You’re still here? Why are you still reading this? Go over there now.

Many bloggers have shared their experiences with the Writing Process. The writer’s block. The procrastination. The dilemma about where to go with a plot or a character. The battle with characters who start going in directions you weren’t expecting. The back-and-forth between “My God, this paragraph is magnificent. I am a fantastic writer!” and “All of my writing sucks ass.”

I feel your pain.

I don’t know much about the specific agonies involved in writing fiction or poetry because I haven’t done either of them since college. But I know it can be slow and agonizing work. You have to keep track of a lot of things I don’t have to worry about: characters, settings, plot development, etc. I take my hat off to all of you.

My writing is historical non-fiction, which brings its own kind of hell. Not worse than that of the fiction writers or poets, just different. Some of my challenges are probably similar to those experienced by historical fiction writers or anyone else who has to drape their content over a factual framework.

For too long, historical writing had an unfortunate reputation as being mind-numbingly dry, dusty collections of names, dates, and places. Fortunately, over the past 20 years or so, many writers have admirably demonstrated that history is full of all kinds of juicy, exciting tales, complete with adventure, mystery, intrigue, and naughty bits. There are heroes, villains, dirtbags, sluts, idiots, geniuses, and hot guys and gals. And the truth is often stranger than fiction.

My particular interest is in writing about people and events that nobody’s ever heard about. Even the people I’ve written about in this blog—most of their stories aren’t often told. I like the idea of “resurrecting” people who have been lost to history. I care about them because of who they were, what they accomplished, how they lived their lives, what they left behind. I want to do them justice.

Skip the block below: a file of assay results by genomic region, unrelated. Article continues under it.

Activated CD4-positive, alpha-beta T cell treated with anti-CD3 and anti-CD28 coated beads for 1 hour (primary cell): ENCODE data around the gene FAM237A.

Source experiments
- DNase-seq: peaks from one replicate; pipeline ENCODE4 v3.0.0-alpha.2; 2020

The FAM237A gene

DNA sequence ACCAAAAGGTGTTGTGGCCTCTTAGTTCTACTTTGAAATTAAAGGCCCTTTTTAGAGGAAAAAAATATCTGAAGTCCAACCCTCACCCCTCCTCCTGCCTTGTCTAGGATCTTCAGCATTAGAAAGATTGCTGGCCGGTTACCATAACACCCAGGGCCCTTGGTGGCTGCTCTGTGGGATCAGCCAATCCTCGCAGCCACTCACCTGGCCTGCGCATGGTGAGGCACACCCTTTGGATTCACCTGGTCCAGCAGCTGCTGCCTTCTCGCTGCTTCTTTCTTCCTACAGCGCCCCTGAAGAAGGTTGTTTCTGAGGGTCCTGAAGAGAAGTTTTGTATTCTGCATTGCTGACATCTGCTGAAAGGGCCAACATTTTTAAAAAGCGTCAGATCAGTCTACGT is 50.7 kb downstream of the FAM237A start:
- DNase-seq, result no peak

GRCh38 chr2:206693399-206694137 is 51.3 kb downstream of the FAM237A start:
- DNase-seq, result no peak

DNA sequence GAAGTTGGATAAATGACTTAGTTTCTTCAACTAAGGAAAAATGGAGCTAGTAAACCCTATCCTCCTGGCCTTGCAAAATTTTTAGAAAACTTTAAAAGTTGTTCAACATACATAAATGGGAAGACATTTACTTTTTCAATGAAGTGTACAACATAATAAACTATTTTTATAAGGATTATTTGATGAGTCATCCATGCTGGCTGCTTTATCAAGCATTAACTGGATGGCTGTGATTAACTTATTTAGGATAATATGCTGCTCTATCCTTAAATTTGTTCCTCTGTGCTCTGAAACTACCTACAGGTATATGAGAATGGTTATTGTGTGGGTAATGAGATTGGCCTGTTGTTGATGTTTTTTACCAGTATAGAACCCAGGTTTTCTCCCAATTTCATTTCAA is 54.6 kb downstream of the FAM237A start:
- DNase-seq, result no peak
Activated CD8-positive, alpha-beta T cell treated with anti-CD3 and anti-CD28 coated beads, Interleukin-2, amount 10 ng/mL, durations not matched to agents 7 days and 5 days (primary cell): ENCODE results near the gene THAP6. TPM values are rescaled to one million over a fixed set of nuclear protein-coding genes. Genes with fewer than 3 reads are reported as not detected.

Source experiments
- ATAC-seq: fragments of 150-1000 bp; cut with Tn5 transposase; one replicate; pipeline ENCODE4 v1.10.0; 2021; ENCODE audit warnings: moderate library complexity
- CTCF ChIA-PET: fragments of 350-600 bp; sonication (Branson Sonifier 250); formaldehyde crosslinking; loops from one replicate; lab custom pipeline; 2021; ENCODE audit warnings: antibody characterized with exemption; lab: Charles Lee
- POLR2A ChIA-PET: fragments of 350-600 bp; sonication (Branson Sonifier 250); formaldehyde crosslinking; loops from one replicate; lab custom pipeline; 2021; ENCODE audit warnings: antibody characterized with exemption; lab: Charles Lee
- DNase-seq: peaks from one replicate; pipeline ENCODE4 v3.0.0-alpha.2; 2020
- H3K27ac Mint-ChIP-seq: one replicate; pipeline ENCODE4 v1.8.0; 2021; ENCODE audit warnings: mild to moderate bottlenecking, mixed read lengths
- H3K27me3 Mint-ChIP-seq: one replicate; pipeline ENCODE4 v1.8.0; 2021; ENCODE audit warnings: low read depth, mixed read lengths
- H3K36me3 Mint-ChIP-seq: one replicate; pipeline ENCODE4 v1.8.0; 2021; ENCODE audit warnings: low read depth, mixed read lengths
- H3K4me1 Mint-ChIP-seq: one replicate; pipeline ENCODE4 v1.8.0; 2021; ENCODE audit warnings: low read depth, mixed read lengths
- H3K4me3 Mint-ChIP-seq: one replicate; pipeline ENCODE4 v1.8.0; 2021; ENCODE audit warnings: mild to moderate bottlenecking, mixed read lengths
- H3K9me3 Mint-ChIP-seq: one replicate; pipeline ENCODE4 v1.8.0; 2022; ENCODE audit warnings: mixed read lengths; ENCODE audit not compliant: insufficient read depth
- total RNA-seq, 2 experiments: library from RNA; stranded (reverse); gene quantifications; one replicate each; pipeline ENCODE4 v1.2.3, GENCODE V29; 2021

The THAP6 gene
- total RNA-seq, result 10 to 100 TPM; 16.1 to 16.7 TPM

Which brings me to my challenge at the moment. See, I’m writing a biographic piece on this guy. Perhaps you remember him.

Robert Cornelius wasn’t just a dreamily handsome face rivaling that of Pierce McKennon or Rupert Brooke; he was a brilliant and innovative guy. And except for a lame entry in Wikipedia and some other random blurbs about him, there is absolutely nothing out there about him. When I discovered that he was all but forgotten, I knew I had to write about him.

As you might have suspected, I’m hugely biased when it comes to Mr. Robert Cornelius. I feel like I’m back in high school, getting all tongue-tied and freaked out at the idea of talking to a cute guy. So when I sit down to write, I get all nervous and can’t think of anything. Or I babble for a few pages before realizing that I really haven’t said much of anything worthwhile. And then I panic. Here’s a sample of the dialogue that takes place between me and my brain:

Judgmental Brain of Madame Weebles: Dude, WTF? You’re going to rewrite that, aren’t you??

Madame Weebles: Why, is it really bad?

Judgmental Brain of Madame Weebles: He’s going to think you’re an idiot. And it’s not interesting. You make him sound boring. He’ll be insulted. And you need to rewrite this whole section too.

Madame Weebles: What’s wrong with it?

Judgmental Brain of Madame Weebles: It’s terrible. It reads as if you originally wrote it in English, then translated it into Chinese, then translated it back into English. I can practically hear him rolling his eyes at you.

Madame Weebles: Okay, fine, I’ll tinker with it some more.

Judgmental Brain of Madame Weebles: Also, what the hell are you wearing? This is what you wear when you write about him? Seriously? Put on something decent, for crying out loud. Fix your hair. And maybe put on some lipstick. Wait, what is that, is that food in your teeth??

Madame Weebles: Oops. It’s a poppy seed. What does it matter? He can’t see me.

Judgmental Brain of Madame Weebles: How do you know? He could be hovering over us right this minute, thinking, “Boy, I wish a better, more attractive writer were working on my biography. Just my luck I get one who doesn’t even check her teeth before writing about me.” Do you want him to think that?

Madame Weebles: No, of course not!

Judgmental Brain of Madame Weebles: Hmmm, what’s that on your chin? Shit, woman, you’re getting a pimple. That’s it, shut it down. We can’t write like this. There is no way I’m letting you write about him when you have a zit on your face.

Madame Weebles: Um, okay. I guess.

So there it is. The anxieties of talking to a crush combined with writer’s block all in one. My palms are getting sweaty just thinking about it.

All I know is, after I finally finish writing this biography, I’m looking for someone less attractive to write about.